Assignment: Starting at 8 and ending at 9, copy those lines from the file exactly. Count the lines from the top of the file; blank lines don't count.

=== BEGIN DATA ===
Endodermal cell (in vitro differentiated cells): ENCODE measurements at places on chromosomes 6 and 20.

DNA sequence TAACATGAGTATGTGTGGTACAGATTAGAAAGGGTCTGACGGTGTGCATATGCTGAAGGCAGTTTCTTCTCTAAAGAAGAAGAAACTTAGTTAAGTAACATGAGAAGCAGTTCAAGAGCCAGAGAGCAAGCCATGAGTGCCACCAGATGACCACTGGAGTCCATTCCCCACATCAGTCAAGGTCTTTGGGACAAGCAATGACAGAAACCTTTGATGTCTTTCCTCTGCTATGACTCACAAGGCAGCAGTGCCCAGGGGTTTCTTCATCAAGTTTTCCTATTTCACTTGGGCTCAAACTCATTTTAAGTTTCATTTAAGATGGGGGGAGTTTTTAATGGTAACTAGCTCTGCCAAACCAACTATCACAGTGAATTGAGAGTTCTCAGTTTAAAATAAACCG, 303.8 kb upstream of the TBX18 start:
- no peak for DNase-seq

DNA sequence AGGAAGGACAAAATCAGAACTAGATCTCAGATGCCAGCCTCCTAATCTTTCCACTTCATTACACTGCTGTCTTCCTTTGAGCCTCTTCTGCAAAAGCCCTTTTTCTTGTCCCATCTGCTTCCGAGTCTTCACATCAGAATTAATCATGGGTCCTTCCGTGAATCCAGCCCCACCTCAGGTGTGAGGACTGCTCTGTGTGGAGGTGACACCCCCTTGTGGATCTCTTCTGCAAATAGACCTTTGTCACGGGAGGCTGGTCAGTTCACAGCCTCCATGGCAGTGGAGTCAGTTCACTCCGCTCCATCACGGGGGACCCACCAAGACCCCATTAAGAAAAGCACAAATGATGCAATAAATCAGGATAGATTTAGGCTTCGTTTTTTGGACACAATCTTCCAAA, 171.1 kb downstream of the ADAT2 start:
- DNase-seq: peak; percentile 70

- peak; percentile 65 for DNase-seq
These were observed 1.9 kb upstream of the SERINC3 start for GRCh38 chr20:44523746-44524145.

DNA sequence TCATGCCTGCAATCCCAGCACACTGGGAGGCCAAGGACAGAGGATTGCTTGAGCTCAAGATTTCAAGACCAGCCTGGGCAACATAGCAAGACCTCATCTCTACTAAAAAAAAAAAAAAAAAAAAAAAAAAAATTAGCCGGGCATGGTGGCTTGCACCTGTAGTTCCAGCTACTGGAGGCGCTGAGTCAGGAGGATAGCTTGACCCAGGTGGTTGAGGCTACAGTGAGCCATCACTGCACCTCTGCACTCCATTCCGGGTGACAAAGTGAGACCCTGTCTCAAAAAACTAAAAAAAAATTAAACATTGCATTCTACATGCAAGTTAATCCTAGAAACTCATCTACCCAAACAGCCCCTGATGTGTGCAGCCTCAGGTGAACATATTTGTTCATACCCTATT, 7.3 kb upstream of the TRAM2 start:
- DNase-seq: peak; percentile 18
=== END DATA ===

DNA sequence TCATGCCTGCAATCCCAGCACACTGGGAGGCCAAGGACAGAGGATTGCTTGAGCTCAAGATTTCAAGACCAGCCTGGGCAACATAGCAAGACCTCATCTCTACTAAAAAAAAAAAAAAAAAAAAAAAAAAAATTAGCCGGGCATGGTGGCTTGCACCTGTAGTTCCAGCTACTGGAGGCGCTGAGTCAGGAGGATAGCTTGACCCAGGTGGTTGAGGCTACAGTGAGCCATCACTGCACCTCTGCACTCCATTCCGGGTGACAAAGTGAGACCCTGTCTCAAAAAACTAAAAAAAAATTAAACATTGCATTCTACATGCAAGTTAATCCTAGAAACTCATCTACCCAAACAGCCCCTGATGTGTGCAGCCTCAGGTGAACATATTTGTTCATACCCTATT, 7.3 kb upstream of the TRAM2 start:
- DNase-seq: peak; percentile 18